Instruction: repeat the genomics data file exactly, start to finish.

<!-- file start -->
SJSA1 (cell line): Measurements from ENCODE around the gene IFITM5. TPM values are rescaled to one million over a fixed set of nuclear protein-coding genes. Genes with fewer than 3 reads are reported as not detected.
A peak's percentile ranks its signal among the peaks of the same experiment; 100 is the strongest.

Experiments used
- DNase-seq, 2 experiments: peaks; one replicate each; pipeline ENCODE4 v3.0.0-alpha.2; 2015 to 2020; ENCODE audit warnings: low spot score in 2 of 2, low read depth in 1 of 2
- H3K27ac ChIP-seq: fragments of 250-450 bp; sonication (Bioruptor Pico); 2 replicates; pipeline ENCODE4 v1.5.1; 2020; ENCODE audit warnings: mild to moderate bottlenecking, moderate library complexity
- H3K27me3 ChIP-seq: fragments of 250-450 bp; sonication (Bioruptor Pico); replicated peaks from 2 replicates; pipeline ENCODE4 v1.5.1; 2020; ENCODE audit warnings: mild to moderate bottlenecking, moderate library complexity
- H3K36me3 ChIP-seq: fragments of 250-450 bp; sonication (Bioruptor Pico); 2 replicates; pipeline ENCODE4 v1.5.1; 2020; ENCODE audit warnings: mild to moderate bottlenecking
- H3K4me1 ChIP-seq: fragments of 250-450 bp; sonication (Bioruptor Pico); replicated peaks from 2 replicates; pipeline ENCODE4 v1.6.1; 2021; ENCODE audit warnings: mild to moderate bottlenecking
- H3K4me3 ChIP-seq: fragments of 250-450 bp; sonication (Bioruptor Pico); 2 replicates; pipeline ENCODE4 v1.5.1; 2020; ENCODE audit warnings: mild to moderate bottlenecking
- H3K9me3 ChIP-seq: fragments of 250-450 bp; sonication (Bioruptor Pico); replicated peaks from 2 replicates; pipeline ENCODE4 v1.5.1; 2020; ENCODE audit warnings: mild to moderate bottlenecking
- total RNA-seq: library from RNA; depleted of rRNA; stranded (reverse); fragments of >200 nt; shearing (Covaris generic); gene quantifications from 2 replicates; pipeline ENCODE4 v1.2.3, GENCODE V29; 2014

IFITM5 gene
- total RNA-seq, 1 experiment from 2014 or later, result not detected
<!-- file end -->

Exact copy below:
SJSA1 (cell line): Measurements from ENCODE around the gene IFITM5. TPM values are rescaled to one million over a fixed set of nuclear protein-coding genes. Genes with fewer than 3 reads are reported as not detected.
A peak's percentile ranks its signal among the peaks of the same experiment; 100 is the strongest.

Experiments used
- DNase-seq, 2 experiments: peaks; one replicate each; pipeline ENCODE4 v3.0.0-alpha.2; 2015 to 2020; ENCODE audit warnings: low spot score in 2 of 2, low read depth in 1 of 2
- H3K27ac ChIP-seq: fragments of 250-450 bp; sonication (Bioruptor Pico); 2 replicates; pipeline ENCODE4 v1.5.1; 2020; ENCODE audit warnings: mild to moderate bottlenecking, moderate library complexity
- H3K27me3 ChIP-seq: fragments of 250-450 bp; sonication (Bioruptor Pico); replicated peaks from 2 replicates; pipeline ENCODE4 v1.5.1; 2020; ENCODE audit warnings: mild to moderate bottlenecking, moderate library complexity
- H3K36me3 ChIP-seq: fragments of 250-450 bp; sonication (Bioruptor Pico); 2 replicates; pipeline ENCODE4 v1.5.1; 2020; ENCODE audit warnings: mild to moderate bottlenecking
- H3K4me1 ChIP-seq: fragments of 250-450 bp; sonication (Bioruptor Pico); replicated peaks from 2 replicates; pipeline ENCODE4 v1.6.1; 2021; ENCODE audit warnings: mild to moderate bottlenecking
- H3K4me3 ChIP-seq: fragments of 250-450 bp; sonication (Bioruptor Pico); 2 replicates; pipeline ENCODE4 v1.5.1; 2020; ENCODE audit warnings: mild to moderate bottlenecking
- H3K9me3 ChIP-seq: fragments of 250-450 bp; sonication (Bioruptor Pico); replicated peaks from 2 replicates; pipeline ENCODE4 v1.5.1; 2020; ENCODE audit warnings: mild to moderate bottlenecking
- total RNA-seq: library from RNA; depleted of rRNA; stranded (reverse); fragments of >200 nt; shearing (Covaris generic); gene quantifications from 2 replicates; pipeline ENCODE4 v1.2.3, GENCODE V29; 2014

IFITM5 gene
- total RNA-seq, 1 experiment from 2014 or later, result not detected